Sue Coe is one of a number of contemporary artists whose work addresses narrative concerns--but, as the present exhibition demonstrates, similar tendencies have run throughout much art of the past decades. A turn-of-the-century renaissance in printmaking--coupled with the keen interest in beautiful books nurtured by the British Arts and Crafts movement and its various Germanic offshoots--in part abetted this pervasive interest in pictorial story-telling. Lithography, which began to flourish in the mid-nineteenth century, not only made pictures available to the public on a previously unequalled scale, but provided artists with an important new creative medium. Toward the end of the century, artists such as Felix Vallotton and Edvard Munch helped revive woodcut as an art form in its own right. Etching and drypoint, too, were increasingly favored by artists, not merely as a means of reproducing images originated in other media, but for their own intrinsic visual qualities. All the printmaking methods encouraged the production of cyclical art works that were implicitly if not explicitly narrative in orientation. Some of the resultant cycles--such as Emil Nolde's untitled series dealing with myth, religion and childhood fantasy--are only loosely interconnected, while others, like Vallotton's This is War! hew fairly closely to a cohesive theme. Many print cycles were published in book or portfolio form, with or without accompanying text.

 

Despite the demise of formal history painting, mythological, Biblical and literary subjects remained popular with modern artists. Lovis Corinth's illustrations of the Deluge and Ernst Barlach's and Oskar Laske's illustrations of Goethe are by no means anomalous within the context of twentieth-century art. Alfred Kubin found steady employment as an illustrator, and many avant-garde artists were closely allied with their literary counterparts. Thus Hans Arp illustrated the poetry of his Dadaist colleague Tristan Tzara, and Oskar Kokoschka an essay by his coffeehouse crony Karl Kraus. Painstaking fidelity to the text was not necessarily required in such collaborations; rather, the images frequently paralleled the words, forming a second, independent treatment of the theme that, by echoing the first, amplified its resonance. It is for this reason that all Kokoschka's illustrations (for example, of Bach's cantata O Ewigkeit--Du Donnerwort) are capable of standing on their own.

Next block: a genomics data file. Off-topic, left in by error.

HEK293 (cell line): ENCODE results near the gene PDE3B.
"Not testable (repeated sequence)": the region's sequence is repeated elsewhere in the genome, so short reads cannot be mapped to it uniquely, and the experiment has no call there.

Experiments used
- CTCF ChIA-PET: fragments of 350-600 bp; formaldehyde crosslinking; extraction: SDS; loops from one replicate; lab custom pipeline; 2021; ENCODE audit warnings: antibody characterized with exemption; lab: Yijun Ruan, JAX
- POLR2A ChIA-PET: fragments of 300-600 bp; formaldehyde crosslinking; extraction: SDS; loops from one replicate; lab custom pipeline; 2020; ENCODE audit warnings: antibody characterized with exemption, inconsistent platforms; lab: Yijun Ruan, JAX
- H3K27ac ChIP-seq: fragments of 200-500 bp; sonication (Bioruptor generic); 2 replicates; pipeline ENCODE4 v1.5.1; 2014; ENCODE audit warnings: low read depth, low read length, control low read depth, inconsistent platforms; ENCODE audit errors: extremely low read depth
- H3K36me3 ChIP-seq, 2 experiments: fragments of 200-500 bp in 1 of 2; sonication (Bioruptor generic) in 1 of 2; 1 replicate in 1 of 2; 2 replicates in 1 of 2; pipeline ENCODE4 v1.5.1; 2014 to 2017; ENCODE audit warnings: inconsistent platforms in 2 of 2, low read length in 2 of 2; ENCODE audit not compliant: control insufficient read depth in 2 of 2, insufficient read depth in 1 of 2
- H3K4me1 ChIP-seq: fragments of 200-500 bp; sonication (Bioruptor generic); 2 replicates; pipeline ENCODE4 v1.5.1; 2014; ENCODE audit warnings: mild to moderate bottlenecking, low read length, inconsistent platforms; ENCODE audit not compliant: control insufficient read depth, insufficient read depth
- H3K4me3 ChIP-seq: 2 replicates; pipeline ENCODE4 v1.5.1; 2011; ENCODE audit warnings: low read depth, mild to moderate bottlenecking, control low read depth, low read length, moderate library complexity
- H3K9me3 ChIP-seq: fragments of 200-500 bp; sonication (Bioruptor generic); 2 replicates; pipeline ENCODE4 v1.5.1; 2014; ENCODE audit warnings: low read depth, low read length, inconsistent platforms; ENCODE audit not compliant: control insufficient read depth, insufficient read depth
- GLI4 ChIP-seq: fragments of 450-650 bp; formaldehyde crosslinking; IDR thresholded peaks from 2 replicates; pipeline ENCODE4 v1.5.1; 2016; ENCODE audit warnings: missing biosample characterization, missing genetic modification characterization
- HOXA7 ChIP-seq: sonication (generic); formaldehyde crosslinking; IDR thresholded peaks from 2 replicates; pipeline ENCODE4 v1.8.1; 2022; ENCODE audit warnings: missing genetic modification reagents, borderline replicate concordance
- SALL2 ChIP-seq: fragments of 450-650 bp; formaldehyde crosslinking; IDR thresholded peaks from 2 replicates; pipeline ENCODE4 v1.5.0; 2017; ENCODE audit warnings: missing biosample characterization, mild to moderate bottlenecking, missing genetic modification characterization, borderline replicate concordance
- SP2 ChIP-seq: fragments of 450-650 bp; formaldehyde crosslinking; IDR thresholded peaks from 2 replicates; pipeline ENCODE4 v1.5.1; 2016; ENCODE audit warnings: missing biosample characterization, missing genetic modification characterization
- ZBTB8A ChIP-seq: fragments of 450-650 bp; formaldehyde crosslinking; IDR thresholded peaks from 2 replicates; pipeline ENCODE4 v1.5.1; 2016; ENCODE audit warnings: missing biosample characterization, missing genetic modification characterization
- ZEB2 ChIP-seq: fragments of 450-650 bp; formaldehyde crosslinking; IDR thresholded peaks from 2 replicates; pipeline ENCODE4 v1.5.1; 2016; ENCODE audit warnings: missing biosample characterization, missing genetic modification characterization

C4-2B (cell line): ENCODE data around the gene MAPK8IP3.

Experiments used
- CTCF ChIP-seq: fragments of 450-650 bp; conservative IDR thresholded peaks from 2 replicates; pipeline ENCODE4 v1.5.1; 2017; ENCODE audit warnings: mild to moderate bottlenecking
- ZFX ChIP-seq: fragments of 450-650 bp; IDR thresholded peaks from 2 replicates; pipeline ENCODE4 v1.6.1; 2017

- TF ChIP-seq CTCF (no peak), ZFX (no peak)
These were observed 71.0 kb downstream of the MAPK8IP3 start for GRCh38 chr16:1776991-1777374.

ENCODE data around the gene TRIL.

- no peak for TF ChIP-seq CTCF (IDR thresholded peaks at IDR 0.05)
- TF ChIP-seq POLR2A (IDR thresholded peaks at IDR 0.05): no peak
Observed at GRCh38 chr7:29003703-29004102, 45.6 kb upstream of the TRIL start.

Another aspect of Kokoschka's work--and that of many of his contemporaries--is that its putative subject is often only a pretext for the exploration of more personal concerns. Therefore in both the Kraus and the Bach illustrations, one clearly recognizes the faces of the artist and his lover, Alma Mahler. Symbolism laid the groundwork for the personalization of allegorical subject matter. Munch's Madonna is a steamy seductress who seems deliberately to challenge accepted iconography, while Gustav Klimt's allegories of Medicine, Philosophy and Jurisprudence for the University of Vienna evoked a flurry of controversy due to their unconventional presentation of intertwined nudes. Some artists--such as Marc Chagall in his series Mein Leben--were specifically autobiographical in their approach; many simply contented themselves with depicting everyday life as they experienced it.

 

During the early decades of this century, "everyday life," as it had been defined when the pioneer modernists were children, was undergoing a profound upheaval. World War I put a final end to the staid bourgeois society of the late nineteenth century, and although many artists embraced this end with gleeful nihilism, few had much to offer in the way of concrete political alternatives. The war itself--as brilliantly documented by Otto Dix in his monumental series--left in its wake horrific devastation and economic chaos. While Käthe Kollwitz was probably the most eloquent spokesperson on behalf of the poor and disenfranchised, even she shied away from the political infighting that came to characterize Weimar Germany. George Grosz chronicled the ongoing conflict between socialism and fascism with an acerbic wit, but when it became evident that fascism would triumph, he instinctively knew that he must flee.

 

In some respects, our understanding of the present moment--rife with manic pronouncements about the death of socialism--may well be enriched by a glance backward at the work of artists who, so many years ago, dealt with similar issues. The persistence of such artists, and of their work, should in a broader sense give pause to those who would contend that art and politics (or art and content) do not mix. It has become a truism that even the most seemingly innocuous art subliminally reflects the society of its day. In times of turmoil, it is natural that artists take the lead in responding to the social forces that surround them, and imperative that we listen.